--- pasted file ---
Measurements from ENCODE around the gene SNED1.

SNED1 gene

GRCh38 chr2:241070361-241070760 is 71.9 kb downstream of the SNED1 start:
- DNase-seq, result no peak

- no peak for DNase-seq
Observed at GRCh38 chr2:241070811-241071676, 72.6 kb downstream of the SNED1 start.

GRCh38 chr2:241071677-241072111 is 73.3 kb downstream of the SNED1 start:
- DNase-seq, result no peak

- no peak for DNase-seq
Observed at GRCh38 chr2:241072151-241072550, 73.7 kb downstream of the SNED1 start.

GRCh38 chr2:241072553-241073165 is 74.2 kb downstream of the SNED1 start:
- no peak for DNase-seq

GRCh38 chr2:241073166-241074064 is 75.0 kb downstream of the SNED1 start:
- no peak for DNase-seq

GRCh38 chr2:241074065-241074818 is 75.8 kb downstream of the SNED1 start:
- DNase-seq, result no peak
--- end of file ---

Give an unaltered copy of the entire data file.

Measurements from ENCODE around the gene SNED1.

SNED1 gene

GRCh38 chr2:241070361-241070760 is 71.9 kb downstream of the SNED1 start:
- DNase-seq, result no peak

- no peak for DNase-seq
Observed at GRCh38 chr2:241070811-241071676, 72.6 kb downstream of the SNED1 start.

GRCh38 chr2:241071677-241072111 is 73.3 kb downstream of the SNED1 start:
- DNase-seq, result no peak

- no peak for DNase-seq
Observed at GRCh38 chr2:241072151-241072550, 73.7 kb downstream of the SNED1 start.

GRCh38 chr2:241072553-241073165 is 74.2 kb downstream of the SNED1 start:
- no peak for DNase-seq

GRCh38 chr2:241073166-241074064 is 75.0 kb downstream of the SNED1 start:
- no peak for DNase-seq

GRCh38 chr2:241074065-241074818 is 75.8 kb downstream of the SNED1 start:
- DNase-seq, result no peak